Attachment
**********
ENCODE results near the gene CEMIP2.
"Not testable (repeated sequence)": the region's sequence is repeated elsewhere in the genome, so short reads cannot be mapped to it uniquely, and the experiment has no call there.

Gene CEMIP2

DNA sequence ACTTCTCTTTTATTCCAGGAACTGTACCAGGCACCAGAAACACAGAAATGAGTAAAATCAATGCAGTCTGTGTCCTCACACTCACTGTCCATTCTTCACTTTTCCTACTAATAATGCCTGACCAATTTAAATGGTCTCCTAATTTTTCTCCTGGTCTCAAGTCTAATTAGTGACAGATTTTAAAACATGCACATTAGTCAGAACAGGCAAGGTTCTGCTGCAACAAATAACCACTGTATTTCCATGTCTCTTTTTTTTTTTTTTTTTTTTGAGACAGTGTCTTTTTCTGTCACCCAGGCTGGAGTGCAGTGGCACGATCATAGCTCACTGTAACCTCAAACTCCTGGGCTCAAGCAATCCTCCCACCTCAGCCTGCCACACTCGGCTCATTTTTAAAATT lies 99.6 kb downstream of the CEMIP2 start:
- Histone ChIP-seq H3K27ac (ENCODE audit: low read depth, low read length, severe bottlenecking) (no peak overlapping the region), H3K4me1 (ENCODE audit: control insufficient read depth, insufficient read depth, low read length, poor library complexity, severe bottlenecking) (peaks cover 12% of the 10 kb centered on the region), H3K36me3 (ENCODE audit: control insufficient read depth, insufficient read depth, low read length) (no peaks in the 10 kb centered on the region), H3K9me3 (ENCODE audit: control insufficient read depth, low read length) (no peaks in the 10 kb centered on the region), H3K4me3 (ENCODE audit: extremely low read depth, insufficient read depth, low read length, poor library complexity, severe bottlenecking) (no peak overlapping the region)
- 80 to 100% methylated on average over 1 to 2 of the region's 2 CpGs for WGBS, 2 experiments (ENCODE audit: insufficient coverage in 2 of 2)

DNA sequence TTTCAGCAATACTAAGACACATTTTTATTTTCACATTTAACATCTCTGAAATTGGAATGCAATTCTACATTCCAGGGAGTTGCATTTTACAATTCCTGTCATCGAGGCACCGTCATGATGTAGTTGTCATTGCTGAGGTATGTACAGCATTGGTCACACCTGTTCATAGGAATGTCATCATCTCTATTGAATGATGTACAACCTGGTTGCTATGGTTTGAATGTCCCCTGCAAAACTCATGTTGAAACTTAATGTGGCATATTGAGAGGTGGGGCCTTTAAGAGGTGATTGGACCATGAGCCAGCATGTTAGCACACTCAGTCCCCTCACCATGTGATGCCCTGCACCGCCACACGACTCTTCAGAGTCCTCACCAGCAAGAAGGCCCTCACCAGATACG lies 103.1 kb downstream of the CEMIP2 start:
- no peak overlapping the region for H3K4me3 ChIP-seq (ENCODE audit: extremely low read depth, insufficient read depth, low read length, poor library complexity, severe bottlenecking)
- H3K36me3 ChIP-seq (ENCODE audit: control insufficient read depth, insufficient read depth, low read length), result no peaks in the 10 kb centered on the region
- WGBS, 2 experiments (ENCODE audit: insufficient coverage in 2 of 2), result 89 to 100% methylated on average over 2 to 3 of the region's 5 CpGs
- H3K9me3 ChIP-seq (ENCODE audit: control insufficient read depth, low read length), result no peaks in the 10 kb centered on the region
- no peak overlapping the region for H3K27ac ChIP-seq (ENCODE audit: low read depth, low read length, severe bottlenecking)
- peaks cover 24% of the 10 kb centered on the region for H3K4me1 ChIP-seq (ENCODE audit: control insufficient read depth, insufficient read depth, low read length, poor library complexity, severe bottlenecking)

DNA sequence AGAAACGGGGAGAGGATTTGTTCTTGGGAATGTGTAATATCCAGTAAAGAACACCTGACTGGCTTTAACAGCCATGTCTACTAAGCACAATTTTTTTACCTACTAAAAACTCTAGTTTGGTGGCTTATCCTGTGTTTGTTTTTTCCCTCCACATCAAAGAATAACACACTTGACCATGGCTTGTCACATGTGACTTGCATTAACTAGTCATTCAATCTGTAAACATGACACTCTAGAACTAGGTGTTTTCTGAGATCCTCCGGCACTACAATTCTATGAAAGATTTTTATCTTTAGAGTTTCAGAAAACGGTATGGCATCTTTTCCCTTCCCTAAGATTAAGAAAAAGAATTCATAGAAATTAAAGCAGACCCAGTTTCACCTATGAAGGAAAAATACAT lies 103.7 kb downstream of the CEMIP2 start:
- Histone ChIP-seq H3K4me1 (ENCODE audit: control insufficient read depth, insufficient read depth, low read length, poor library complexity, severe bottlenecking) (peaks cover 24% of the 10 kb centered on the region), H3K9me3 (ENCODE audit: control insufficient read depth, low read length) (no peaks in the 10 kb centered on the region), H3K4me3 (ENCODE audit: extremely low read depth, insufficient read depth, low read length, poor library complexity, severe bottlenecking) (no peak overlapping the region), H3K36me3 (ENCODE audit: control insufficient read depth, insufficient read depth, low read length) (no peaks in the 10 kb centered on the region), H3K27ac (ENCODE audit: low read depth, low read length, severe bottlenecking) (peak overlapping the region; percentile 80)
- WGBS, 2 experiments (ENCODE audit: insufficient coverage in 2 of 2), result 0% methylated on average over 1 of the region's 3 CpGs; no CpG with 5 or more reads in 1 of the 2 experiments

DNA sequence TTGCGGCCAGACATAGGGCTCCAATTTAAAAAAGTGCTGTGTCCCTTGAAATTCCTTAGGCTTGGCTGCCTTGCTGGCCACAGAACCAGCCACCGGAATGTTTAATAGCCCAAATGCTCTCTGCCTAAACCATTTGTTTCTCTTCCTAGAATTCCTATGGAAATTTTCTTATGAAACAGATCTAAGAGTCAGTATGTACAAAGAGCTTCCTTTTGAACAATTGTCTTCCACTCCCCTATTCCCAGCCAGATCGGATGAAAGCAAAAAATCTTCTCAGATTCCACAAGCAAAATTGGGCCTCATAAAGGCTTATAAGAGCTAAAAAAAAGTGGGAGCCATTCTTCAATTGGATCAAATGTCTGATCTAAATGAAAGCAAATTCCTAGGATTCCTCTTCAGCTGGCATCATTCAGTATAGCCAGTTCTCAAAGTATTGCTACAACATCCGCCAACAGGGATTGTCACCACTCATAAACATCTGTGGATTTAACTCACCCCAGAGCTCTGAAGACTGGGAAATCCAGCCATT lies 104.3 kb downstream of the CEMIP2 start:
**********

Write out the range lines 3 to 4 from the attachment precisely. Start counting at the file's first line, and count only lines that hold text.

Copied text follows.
Gene CEMIP2

DNA sequence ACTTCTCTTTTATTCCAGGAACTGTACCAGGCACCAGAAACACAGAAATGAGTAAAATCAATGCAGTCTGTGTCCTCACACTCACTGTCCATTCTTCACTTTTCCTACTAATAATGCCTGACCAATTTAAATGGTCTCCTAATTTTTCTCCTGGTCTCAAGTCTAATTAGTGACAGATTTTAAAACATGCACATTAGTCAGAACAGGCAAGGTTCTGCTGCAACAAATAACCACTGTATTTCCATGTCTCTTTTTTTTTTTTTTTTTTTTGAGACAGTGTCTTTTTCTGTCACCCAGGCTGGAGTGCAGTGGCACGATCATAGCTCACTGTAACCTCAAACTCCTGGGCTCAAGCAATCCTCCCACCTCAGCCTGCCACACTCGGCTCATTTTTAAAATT lies 99.6 kb downstream of the CEMIP2 start: